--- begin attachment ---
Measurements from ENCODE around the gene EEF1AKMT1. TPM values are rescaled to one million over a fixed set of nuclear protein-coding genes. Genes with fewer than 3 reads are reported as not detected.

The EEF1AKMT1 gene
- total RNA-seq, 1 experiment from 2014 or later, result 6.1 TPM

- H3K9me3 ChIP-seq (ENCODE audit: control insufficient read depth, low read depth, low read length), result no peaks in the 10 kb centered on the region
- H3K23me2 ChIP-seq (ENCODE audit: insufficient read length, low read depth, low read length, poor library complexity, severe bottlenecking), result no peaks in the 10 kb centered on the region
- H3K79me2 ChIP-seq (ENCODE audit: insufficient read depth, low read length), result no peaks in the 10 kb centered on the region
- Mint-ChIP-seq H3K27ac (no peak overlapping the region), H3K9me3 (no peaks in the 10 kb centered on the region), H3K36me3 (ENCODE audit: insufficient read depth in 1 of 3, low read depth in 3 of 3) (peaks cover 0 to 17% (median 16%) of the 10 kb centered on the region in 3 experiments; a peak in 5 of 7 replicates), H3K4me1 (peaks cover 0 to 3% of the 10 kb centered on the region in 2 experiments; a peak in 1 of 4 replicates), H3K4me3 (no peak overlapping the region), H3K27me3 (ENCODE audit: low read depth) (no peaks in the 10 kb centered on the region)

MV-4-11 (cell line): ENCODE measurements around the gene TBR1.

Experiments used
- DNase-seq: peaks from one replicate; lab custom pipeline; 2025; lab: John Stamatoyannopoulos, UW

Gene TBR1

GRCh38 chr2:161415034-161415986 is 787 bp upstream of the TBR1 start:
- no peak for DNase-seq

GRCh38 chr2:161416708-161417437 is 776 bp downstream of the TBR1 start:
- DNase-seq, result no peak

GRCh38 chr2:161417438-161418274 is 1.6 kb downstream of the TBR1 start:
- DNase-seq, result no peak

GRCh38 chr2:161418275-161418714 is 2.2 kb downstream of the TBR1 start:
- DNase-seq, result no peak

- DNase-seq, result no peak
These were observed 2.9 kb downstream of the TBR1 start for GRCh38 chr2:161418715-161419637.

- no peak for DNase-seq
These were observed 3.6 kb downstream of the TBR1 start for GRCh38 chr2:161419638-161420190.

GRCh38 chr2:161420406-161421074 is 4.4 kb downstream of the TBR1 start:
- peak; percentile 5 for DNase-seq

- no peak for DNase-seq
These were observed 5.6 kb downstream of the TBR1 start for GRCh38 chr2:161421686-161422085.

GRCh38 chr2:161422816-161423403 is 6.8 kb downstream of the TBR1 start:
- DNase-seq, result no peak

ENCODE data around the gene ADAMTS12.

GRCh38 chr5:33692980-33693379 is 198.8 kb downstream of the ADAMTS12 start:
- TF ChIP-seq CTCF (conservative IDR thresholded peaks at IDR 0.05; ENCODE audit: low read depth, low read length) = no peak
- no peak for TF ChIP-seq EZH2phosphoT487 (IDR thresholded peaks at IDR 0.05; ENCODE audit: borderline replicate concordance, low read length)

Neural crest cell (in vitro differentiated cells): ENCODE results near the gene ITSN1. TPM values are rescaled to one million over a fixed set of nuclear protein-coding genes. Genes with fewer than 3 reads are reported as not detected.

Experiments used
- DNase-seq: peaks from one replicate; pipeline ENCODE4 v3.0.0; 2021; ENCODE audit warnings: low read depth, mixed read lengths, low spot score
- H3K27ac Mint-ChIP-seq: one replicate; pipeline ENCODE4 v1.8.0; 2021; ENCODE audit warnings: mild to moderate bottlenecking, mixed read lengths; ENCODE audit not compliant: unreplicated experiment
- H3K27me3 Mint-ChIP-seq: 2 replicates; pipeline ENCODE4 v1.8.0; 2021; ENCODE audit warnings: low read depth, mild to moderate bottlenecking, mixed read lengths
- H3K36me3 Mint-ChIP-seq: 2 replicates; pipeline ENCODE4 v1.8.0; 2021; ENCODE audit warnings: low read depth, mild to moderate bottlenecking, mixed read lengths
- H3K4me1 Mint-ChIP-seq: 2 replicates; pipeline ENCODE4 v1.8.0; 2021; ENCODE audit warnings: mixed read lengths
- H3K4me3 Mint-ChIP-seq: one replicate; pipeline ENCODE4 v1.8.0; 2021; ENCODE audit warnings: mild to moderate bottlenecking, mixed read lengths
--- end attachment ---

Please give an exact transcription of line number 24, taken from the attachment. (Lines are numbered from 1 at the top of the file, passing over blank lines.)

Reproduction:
GRCh38 chr2:161420406-161421074 is 4.4 kb downstream of the TBR1 start: